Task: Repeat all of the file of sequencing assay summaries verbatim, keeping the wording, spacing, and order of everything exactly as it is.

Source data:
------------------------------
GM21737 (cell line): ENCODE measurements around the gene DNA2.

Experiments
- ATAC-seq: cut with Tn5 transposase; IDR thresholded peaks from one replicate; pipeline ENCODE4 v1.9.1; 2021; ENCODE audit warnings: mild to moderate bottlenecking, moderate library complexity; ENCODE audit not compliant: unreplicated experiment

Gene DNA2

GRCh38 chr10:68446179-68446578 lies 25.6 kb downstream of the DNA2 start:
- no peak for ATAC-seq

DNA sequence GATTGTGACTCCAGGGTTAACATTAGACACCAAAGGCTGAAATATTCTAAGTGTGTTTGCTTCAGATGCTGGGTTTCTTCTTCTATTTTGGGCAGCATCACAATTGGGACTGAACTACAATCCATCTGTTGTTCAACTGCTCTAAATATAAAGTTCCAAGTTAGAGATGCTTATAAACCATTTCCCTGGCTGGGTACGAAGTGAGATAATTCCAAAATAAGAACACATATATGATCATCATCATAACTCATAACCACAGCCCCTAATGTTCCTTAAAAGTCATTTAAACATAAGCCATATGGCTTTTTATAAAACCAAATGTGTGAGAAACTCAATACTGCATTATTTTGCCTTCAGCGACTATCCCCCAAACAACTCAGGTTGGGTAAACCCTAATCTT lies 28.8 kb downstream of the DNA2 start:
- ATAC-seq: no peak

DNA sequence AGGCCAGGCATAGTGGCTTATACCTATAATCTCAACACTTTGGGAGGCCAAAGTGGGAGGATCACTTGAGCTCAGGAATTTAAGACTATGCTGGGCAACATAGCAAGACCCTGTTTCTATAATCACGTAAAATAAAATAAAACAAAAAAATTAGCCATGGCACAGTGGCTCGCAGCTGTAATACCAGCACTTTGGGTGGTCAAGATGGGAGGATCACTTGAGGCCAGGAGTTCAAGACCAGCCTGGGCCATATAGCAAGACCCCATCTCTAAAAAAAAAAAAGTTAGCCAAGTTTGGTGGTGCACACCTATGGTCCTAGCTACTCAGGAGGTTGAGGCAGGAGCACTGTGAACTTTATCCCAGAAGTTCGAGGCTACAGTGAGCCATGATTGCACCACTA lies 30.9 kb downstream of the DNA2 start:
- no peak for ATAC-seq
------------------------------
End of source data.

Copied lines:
GM21737 (cell line): ENCODE measurements around the gene DNA2.

Experiments
- ATAC-seq: cut with Tn5 transposase; IDR thresholded peaks from one replicate; pipeline ENCODE4 v1.9.1; 2021; ENCODE audit warnings: mild to moderate bottlenecking, moderate library complexity; ENCODE audit not compliant: unreplicated experiment

Gene DNA2

GRCh38 chr10:68446179-68446578 lies 25.6 kb downstream of the DNA2 start:
- no peak for ATAC-seq

DNA sequence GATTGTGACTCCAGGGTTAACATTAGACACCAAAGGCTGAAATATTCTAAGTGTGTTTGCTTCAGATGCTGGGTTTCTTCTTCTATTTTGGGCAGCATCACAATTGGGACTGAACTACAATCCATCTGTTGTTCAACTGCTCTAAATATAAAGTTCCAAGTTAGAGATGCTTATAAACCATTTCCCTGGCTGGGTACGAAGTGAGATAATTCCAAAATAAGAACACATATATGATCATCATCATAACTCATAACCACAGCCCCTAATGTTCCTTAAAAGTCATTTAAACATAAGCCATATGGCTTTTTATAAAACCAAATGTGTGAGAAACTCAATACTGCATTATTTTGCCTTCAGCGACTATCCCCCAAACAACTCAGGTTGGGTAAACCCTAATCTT lies 28.8 kb downstream of the DNA2 start:
- ATAC-seq: no peak

DNA sequence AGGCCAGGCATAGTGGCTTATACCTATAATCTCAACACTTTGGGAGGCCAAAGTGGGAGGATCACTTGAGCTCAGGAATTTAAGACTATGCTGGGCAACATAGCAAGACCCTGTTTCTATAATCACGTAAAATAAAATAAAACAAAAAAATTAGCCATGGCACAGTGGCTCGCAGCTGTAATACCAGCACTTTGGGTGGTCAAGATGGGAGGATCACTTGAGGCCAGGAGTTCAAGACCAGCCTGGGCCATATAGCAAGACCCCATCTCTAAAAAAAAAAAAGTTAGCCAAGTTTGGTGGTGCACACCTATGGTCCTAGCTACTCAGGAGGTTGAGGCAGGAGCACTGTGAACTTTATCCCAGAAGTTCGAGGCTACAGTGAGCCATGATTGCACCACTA lies 30.9 kb downstream of the DNA2 start:
- no peak for ATAC-seq